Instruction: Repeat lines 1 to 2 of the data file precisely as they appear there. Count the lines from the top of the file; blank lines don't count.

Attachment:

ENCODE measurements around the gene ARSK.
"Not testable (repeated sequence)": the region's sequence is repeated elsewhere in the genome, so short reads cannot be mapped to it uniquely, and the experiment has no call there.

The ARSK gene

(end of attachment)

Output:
ENCODE measurements around the gene ARSK.
"Not testable (repeated sequence)": the region's sequence is repeated elsewhere in the genome, so short reads cannot be mapped to it uniquely, and the experiment has no call there.